'Places for Thinking' from Annapolis to Bristol: Situations and Symmetries in 'World Historical Archaeologies'

D Hicks

Research output: Contribution to journalArticle (Academic Journal)peer-review

Abstract

The past decade has seen many calls for the development of unified 'world historical archaeologies' of the past 500 years. While the field benefits from growing international exchanges and collaborations, retaining the diversity of regional traditions is a major and emerging challenge. As the field increasingly tests the temporal, geographical and interdisciplinary limits of archaeological perspectives, engaging with the diversity of modern material, these complexities remain little discussed, and the situations and contingencies of disciplinary narratives, priorities and interactions remain unproblematized. Exploring these matters, this paper considers transatlantic interactions between British and North American traditions of historical archaeology over the past two decades, journeying between two garden landscapes in Annapolis and Bristol. After considering Mark Leone's 1984 study of the William Paca garden in Annapolis, Maryland, and its subsequent reinterpretations, the paper discusses an eighteenth-century 'eclectic' garden at Goldney in Bristol. The paper argues that situational and 'symmetrical', rather than interpretative, approaches to archaeological material would aid the development of multi-vocal and inclusive world historical archaeologies', acknowledging and celebrating the archaeological complexities that are encountered in the past and the disciplinary present.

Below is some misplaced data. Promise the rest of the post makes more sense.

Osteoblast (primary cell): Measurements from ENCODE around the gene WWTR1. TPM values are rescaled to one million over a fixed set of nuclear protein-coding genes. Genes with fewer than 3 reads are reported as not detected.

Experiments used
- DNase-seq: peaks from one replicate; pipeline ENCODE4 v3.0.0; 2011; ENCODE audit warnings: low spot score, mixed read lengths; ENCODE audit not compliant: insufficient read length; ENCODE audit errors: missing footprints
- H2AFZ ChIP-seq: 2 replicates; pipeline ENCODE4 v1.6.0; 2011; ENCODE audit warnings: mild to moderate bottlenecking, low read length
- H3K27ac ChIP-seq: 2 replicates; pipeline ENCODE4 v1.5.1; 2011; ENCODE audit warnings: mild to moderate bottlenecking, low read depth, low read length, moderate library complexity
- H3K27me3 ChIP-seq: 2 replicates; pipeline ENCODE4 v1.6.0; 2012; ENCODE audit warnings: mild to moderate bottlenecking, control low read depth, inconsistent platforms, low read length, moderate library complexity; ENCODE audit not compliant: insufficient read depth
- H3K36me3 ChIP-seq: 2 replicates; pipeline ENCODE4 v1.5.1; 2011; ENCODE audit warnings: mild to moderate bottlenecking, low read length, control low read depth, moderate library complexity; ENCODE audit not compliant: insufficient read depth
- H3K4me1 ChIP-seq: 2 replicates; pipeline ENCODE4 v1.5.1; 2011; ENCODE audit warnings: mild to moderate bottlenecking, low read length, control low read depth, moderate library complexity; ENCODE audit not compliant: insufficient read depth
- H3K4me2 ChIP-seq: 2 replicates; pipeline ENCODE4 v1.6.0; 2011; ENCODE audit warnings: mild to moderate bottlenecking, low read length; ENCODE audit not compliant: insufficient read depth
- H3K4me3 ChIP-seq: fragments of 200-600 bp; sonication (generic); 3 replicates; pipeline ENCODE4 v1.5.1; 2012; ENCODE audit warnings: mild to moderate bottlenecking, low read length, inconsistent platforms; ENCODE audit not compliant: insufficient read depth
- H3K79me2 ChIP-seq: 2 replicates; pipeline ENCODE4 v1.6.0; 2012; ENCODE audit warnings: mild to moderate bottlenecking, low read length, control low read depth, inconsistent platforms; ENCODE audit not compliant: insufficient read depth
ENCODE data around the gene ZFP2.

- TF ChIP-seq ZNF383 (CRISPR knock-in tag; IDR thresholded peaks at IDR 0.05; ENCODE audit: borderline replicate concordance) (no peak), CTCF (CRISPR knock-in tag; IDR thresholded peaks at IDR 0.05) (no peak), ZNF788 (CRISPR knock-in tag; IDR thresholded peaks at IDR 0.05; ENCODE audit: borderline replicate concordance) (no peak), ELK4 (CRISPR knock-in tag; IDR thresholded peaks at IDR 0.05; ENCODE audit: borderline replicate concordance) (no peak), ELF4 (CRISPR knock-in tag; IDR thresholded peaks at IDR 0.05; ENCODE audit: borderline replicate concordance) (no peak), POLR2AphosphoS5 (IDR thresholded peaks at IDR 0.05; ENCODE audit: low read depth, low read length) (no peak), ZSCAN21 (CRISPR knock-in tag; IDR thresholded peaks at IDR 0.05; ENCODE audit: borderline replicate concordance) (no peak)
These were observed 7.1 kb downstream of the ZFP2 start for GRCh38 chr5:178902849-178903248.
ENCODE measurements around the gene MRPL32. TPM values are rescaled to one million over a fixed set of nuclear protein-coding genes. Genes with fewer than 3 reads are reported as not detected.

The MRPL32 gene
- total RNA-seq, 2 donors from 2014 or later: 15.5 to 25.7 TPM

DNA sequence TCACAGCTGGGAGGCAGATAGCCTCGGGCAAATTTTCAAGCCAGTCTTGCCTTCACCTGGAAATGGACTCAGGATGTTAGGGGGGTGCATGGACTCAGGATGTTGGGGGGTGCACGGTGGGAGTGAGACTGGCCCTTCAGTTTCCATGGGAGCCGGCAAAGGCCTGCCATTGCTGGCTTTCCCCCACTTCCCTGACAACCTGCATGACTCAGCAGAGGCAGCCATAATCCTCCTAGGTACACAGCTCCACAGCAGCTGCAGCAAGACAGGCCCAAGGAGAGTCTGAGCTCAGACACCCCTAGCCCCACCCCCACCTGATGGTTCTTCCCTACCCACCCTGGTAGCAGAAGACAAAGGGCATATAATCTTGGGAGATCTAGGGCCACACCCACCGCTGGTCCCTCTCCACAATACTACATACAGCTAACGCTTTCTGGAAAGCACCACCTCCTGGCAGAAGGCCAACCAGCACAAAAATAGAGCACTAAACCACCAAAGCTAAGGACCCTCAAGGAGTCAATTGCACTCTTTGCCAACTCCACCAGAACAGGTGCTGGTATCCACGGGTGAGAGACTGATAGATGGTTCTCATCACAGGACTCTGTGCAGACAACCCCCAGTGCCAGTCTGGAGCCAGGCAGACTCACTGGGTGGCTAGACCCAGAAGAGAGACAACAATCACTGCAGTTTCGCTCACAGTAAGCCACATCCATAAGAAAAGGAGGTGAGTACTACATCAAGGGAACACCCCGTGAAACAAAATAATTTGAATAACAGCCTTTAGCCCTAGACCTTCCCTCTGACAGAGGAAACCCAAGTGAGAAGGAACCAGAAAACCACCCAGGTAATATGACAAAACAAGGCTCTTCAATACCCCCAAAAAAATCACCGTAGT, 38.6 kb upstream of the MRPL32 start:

Translated title of the contribution'Places for Thinking' from Annapolis to Bristol: Situations and Symmetries in 'World Historical Archaeologies'
Original languageEnglish
Pages (from-to)373 - 391
Number of pages18
JournalWorld Archaeology
Volume37(3)
Publication statusPublished - 2005

Fingerprint

Dive into the research topics of ''Places for Thinking' from Annapolis to Bristol: Situations and Symmetries in 'World Historical Archaeologies''. Together they form a unique fingerprint.

Cite this